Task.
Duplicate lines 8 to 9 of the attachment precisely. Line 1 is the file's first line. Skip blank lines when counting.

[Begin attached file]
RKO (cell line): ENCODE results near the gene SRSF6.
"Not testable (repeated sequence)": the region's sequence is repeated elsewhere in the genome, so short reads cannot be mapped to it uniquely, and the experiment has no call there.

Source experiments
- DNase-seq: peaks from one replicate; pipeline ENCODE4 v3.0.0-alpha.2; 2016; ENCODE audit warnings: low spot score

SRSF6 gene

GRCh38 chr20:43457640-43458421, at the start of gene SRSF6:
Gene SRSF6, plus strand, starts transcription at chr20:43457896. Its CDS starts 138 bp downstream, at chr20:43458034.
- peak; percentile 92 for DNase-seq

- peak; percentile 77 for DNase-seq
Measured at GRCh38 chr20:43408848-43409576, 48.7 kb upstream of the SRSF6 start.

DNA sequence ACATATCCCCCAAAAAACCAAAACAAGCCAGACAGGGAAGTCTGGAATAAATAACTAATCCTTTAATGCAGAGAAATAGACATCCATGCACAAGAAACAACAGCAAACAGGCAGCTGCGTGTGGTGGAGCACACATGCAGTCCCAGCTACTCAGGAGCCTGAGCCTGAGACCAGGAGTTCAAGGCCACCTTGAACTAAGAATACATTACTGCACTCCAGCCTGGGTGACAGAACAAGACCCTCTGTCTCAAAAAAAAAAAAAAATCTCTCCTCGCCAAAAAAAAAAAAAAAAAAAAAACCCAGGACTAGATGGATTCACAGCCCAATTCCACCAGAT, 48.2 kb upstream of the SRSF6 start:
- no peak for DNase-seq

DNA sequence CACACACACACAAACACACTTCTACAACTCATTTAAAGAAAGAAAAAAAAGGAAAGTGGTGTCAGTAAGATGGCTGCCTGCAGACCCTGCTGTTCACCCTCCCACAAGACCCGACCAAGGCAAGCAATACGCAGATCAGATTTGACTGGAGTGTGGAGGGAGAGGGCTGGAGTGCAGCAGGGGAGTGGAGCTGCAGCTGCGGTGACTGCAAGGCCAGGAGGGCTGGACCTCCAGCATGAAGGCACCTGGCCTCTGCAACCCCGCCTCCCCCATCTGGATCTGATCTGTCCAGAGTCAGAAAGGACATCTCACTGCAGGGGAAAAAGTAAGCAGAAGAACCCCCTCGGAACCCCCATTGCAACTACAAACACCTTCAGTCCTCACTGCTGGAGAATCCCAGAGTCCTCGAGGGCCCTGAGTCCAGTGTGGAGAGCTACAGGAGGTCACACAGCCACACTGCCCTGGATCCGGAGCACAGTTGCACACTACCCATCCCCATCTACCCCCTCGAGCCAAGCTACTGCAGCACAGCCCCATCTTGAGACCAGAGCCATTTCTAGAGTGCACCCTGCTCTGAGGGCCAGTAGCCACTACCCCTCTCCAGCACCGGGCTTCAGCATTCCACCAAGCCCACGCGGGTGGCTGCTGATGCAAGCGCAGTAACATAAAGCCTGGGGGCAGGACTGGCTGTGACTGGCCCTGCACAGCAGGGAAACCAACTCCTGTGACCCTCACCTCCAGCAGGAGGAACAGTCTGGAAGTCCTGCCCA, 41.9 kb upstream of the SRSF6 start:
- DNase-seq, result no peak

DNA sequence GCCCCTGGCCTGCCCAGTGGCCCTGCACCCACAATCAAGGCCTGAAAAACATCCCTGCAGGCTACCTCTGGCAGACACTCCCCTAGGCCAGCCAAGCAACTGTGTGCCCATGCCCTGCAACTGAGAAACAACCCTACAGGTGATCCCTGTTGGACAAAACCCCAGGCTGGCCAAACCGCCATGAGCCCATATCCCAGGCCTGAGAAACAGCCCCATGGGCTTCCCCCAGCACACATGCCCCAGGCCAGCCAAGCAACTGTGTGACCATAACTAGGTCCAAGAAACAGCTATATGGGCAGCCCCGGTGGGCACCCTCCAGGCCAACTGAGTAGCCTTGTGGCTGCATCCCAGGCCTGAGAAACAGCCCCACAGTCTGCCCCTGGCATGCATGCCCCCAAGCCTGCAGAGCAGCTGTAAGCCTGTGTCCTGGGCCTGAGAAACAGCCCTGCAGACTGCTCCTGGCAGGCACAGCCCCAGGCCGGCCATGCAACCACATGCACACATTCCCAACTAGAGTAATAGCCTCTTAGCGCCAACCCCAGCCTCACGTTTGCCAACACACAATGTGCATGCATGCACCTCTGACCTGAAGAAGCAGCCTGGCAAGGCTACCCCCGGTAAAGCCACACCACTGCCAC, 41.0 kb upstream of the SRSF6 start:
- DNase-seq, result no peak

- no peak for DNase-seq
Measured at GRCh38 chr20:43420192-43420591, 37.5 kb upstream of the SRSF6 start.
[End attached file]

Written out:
- peak; percentile 92 for DNase-seq

- peak; percentile 77 for DNase-seq